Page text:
Mihaly Csikszentihalyi’s Flow is all about having optimal experience, leading to a state of “flow.” When you’re in a state of flow, you’re more productive, more creative, and more content. If this is the case, it sounds like flow would lead one to (or, might be the expression of) self-actualization (see Maslow’s Hierarchy of Needs), given that we’re talking about optimal experience here.
So… the concept is interesting. However, the truth of the matter is that I did not enjoy reading the book. Yes, the book is rated highly on Goodreads, and I actually read Flow based on a colleague’s recommendation, but I only finished the book as a personal challenge. If I were more well-versed with this topic, I would probably recommend that people skip this and read another book instead.
Unfortunately, that’s not the case, so thank you for introducing me to the concepts of flow and optimal experience, and if anyone else is interested in the topic, go ahead and read Flow. (May your reading experience be more optimal than mine.) I’ll let you know if I find a better alternative.
It could have been better.
Some of the chapters of the book could have been condensed and combined. I felt like I was reading the same thing over and over again to the point that I must have been punishing myself by trying to finish the book. Chapters one and two were alright since they set the stage, but chapters three through five simply dragged on for too long—we get the point, can we please talk about something else? Chapters six and ten were the only ones I truly enjoyed. What a shame that it had taken half the book to finally appreciate the book.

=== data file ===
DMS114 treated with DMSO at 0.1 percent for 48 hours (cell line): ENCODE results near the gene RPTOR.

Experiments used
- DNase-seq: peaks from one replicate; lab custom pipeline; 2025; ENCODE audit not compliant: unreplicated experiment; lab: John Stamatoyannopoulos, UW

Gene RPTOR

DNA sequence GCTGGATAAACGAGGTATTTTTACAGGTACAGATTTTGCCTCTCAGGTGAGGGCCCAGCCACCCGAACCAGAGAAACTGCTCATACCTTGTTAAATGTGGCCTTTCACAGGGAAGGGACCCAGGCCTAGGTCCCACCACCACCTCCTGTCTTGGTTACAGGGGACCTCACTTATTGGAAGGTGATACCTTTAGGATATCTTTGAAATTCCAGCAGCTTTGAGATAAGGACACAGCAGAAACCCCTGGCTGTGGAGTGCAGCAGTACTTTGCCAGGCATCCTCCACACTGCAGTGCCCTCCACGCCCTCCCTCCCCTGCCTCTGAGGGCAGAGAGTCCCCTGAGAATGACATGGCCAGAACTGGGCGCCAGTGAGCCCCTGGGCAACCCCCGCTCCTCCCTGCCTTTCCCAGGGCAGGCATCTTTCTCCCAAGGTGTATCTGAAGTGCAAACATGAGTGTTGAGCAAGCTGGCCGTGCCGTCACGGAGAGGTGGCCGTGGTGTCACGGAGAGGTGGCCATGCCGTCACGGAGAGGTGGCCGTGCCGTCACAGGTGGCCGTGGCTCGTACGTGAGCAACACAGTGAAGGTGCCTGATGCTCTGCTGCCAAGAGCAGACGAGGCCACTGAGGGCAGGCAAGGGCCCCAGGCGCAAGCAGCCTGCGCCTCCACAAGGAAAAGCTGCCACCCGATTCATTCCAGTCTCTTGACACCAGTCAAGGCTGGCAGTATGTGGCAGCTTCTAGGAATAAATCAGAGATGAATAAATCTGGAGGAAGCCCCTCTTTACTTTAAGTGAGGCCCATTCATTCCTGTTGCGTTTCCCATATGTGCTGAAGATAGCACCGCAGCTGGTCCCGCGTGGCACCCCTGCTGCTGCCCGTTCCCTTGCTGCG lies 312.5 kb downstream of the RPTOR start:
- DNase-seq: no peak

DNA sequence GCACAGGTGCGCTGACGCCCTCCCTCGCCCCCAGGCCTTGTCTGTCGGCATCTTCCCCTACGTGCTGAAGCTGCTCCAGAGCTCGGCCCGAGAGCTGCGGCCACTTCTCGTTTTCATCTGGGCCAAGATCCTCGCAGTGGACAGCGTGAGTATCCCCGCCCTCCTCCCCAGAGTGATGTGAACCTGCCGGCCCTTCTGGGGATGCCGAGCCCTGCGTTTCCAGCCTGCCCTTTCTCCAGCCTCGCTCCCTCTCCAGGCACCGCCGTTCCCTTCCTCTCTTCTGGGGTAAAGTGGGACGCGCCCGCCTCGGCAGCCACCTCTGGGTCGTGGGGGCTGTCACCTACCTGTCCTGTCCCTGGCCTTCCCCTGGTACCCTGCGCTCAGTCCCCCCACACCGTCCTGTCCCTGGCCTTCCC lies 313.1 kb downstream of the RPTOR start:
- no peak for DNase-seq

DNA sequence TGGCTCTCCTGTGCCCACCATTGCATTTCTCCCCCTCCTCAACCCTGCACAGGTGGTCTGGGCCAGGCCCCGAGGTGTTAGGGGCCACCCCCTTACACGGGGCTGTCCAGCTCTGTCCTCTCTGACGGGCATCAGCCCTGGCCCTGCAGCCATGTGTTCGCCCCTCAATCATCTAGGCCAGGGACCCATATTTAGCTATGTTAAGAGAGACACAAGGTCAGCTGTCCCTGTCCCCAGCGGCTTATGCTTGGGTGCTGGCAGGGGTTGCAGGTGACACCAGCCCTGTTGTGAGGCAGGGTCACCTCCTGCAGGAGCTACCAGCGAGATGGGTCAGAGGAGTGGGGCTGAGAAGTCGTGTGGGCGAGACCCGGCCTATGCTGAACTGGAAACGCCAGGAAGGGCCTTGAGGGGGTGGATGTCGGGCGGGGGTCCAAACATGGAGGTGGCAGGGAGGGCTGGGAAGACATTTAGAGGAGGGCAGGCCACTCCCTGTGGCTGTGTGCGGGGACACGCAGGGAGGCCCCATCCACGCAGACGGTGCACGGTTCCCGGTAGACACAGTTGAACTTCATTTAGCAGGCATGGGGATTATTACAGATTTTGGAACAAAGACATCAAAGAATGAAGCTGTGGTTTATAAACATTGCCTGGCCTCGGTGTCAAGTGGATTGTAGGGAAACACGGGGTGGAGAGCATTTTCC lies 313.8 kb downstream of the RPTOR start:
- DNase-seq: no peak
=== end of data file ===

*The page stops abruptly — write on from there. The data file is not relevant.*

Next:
Second, there is an air of condescension throughout the book. This is not my first nonfiction read, so I know that nonfiction writers totally are capable of writing interesting books without making readers feel like they are being talked down to. Aside from that, the book seemed to offer black-or-white opinions on incredibly grey situations.
I’ve already had 11+ years of religion classes; I was not amused by this.
Finally, I did not appreciate the choice of pronoun usage throughout the book. Using “she” as opposed to “he” and vice versa distinguishes supposedly feminine traits or activities from supposedly masculine ones. I get that the writing might flow more smoothly if only one or the other (“he” or “she”) was used, especially in the cases when an actual person was being referred to, but for generic examples, why choose a gender-based pronoun when you could use “one” or “they” or “them?” This really bothered me especially because it was quite noticeable as I read the book (since, you know, actual words were used).